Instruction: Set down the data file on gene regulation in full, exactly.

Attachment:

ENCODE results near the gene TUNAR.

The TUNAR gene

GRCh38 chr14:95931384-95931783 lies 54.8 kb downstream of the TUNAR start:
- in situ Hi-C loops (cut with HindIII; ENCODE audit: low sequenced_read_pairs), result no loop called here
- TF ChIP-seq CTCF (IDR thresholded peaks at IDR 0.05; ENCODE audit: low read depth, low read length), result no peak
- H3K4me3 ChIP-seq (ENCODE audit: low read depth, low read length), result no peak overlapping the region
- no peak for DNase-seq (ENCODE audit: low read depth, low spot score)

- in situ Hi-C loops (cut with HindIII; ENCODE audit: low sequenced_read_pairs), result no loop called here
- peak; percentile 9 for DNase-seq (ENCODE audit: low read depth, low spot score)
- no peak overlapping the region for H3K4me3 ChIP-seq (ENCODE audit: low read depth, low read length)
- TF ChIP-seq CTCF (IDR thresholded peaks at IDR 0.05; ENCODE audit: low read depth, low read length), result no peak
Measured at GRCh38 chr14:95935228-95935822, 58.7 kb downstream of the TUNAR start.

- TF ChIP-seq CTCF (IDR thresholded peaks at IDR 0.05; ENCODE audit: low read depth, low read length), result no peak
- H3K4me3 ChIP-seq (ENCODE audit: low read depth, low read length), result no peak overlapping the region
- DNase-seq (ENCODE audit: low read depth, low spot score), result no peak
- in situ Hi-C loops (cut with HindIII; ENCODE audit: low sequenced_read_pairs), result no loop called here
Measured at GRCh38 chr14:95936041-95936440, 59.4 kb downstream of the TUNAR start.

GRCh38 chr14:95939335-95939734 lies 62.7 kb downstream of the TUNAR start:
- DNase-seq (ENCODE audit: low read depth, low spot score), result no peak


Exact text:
ENCODE results near the gene TUNAR.

The TUNAR gene

GRCh38 chr14:95931384-95931783 lies 54.8 kb downstream of the TUNAR start:
- in situ Hi-C loops (cut with HindIII; ENCODE audit: low sequenced_read_pairs), result no loop called here
- TF ChIP-seq CTCF (IDR thresholded peaks at IDR 0.05; ENCODE audit: low read depth, low read length), result no peak
- H3K4me3 ChIP-seq (ENCODE audit: low read depth, low read length), result no peak overlapping the region
- no peak for DNase-seq (ENCODE audit: low read depth, low spot score)

- in situ Hi-C loops (cut with HindIII; ENCODE audit: low sequenced_read_pairs), result no loop called here
- peak; percentile 9 for DNase-seq (ENCODE audit: low read depth, low spot score)
- no peak overlapping the region for H3K4me3 ChIP-seq (ENCODE audit: low read depth, low read length)
- TF ChIP-seq CTCF (IDR thresholded peaks at IDR 0.05; ENCODE audit: low read depth, low read length), result no peak
Measured at GRCh38 chr14:95935228-95935822, 58.7 kb downstream of the TUNAR start.

- TF ChIP-seq CTCF (IDR thresholded peaks at IDR 0.05; ENCODE audit: low read depth, low read length), result no peak
- H3K4me3 ChIP-seq (ENCODE audit: low read depth, low read length), result no peak overlapping the region
- DNase-seq (ENCODE audit: low read depth, low spot score), result no peak
- in situ Hi-C loops (cut with HindIII; ENCODE audit: low sequenced_read_pairs), result no loop called here
Measured at GRCh38 chr14:95936041-95936440, 59.4 kb downstream of the TUNAR start.

GRCh38 chr14:95939335-95939734 lies 62.7 kb downstream of the TUNAR start:
- DNase-seq (ENCODE audit: low read depth, low spot score), result no peak